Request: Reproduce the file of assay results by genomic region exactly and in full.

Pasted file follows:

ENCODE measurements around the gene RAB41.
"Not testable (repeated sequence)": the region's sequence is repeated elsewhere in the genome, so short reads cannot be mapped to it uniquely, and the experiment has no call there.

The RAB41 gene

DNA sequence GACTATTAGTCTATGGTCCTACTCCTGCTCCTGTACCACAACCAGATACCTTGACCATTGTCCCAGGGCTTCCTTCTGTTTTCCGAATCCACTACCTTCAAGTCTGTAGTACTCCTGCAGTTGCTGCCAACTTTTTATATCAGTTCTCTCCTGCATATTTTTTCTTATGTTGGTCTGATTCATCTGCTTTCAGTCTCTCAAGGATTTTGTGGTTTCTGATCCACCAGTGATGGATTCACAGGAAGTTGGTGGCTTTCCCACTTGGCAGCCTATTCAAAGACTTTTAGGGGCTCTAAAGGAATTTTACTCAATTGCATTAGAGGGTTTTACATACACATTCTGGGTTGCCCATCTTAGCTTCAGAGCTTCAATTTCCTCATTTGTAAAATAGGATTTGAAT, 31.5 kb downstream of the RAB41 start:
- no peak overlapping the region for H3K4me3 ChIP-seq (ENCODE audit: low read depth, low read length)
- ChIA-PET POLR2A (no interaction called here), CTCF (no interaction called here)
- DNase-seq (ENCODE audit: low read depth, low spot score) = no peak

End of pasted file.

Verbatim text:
ENCODE measurements around the gene RAB41.
"Not testable (repeated sequence)": the region's sequence is repeated elsewhere in the genome, so short reads cannot be mapped to it uniquely, and the experiment has no call there.

The RAB41 gene

DNA sequence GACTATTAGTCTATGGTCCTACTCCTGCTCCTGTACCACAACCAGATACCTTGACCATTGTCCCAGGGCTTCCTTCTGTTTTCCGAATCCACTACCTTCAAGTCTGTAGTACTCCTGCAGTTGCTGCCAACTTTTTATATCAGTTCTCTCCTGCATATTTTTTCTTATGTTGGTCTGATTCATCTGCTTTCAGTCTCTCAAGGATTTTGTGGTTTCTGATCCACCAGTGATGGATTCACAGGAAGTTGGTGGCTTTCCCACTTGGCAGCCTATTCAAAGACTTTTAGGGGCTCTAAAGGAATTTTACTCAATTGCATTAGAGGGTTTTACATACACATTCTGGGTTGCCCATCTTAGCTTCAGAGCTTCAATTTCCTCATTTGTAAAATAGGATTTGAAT, 31.5 kb downstream of the RAB41 start:
- no peak overlapping the region for H3K4me3 ChIP-seq (ENCODE audit: low read depth, low read length)
- ChIA-PET POLR2A (no interaction called here), CTCF (no interaction called here)
- DNase-seq (ENCODE audit: low read depth, low spot score) = no peak